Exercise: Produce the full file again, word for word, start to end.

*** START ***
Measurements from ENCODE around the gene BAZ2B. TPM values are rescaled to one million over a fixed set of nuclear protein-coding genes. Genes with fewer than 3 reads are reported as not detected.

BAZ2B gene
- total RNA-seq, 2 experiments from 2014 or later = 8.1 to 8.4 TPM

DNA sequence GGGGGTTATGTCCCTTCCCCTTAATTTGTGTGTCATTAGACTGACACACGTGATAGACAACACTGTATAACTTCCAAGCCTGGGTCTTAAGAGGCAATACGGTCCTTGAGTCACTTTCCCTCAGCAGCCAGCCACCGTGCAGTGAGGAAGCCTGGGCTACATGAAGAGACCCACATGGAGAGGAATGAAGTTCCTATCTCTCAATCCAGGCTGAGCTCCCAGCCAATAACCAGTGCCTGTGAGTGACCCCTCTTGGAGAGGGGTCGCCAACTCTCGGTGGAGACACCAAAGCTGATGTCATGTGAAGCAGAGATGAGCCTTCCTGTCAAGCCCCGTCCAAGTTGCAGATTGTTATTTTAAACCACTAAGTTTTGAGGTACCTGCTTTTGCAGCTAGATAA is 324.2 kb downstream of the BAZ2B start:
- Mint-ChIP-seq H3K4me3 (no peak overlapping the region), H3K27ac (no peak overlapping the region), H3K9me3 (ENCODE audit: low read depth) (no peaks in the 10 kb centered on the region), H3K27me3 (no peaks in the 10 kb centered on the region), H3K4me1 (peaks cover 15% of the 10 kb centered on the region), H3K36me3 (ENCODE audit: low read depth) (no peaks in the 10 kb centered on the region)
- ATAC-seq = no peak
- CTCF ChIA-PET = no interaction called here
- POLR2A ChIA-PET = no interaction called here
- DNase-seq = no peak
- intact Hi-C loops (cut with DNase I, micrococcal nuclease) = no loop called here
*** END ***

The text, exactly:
Measurements from ENCODE around the gene BAZ2B. TPM values are rescaled to one million over a fixed set of nuclear protein-coding genes. Genes with fewer than 3 reads are reported as not detected.

BAZ2B gene
- total RNA-seq, 2 experiments from 2014 or later = 8.1 to 8.4 TPM

DNA sequence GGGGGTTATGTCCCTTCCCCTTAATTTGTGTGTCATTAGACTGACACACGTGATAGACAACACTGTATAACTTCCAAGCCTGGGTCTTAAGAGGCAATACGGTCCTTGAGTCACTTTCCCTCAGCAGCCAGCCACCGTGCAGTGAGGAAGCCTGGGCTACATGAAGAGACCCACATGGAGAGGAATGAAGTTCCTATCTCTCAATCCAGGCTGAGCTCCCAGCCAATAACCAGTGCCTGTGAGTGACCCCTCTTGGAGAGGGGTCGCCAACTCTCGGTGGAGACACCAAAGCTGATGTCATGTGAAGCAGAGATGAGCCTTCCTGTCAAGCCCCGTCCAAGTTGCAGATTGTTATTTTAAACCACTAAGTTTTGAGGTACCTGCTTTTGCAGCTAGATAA is 324.2 kb downstream of the BAZ2B start:
- Mint-ChIP-seq H3K4me3 (no peak overlapping the region), H3K27ac (no peak overlapping the region), H3K9me3 (ENCODE audit: low read depth) (no peaks in the 10 kb centered on the region), H3K27me3 (no peaks in the 10 kb centered on the region), H3K4me1 (peaks cover 15% of the 10 kb centered on the region), H3K36me3 (ENCODE audit: low read depth) (no peaks in the 10 kb centered on the region)
- ATAC-seq = no peak
- CTCF ChIA-PET = no interaction called here
- POLR2A ChIA-PET = no interaction called here
- DNase-seq = no peak
- intact Hi-C loops (cut with DNase I, micrococcal nuclease) = no loop called here